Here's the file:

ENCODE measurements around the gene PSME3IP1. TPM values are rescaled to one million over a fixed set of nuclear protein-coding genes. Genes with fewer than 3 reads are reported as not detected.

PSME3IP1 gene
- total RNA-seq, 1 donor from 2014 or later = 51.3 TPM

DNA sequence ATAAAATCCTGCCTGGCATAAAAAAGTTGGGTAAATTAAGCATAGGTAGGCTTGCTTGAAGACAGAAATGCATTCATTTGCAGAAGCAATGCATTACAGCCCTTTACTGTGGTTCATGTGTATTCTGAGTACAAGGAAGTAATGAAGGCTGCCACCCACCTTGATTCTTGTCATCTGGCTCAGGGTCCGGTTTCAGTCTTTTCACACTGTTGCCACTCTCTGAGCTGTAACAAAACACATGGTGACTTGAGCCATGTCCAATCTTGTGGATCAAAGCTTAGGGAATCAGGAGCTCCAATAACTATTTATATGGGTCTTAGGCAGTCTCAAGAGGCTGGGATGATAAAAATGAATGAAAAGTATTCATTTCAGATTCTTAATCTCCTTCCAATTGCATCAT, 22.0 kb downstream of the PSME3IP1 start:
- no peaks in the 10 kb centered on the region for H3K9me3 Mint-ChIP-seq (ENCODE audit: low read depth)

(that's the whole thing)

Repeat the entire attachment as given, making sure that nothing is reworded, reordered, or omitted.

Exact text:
ENCODE measurements around the gene PSME3IP1. TPM values are rescaled to one million over a fixed set of nuclear protein-coding genes. Genes with fewer than 3 reads are reported as not detected.

PSME3IP1 gene
- total RNA-seq, 1 donor from 2014 or later = 51.3 TPM

DNA sequence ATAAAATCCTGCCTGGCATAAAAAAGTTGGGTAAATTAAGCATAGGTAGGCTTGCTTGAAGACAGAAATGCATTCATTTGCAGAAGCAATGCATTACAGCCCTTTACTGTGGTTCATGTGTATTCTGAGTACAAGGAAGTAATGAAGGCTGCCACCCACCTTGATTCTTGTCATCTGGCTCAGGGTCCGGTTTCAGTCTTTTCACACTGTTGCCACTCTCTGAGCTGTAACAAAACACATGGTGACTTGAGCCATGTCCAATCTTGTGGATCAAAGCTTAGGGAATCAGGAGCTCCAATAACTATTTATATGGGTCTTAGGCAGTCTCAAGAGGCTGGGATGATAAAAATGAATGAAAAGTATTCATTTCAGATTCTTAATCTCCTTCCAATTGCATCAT, 22.0 kb downstream of the PSME3IP1 start:
- no peaks in the 10 kb centered on the region for H3K9me3 Mint-ChIP-seq (ENCODE audit: low read depth)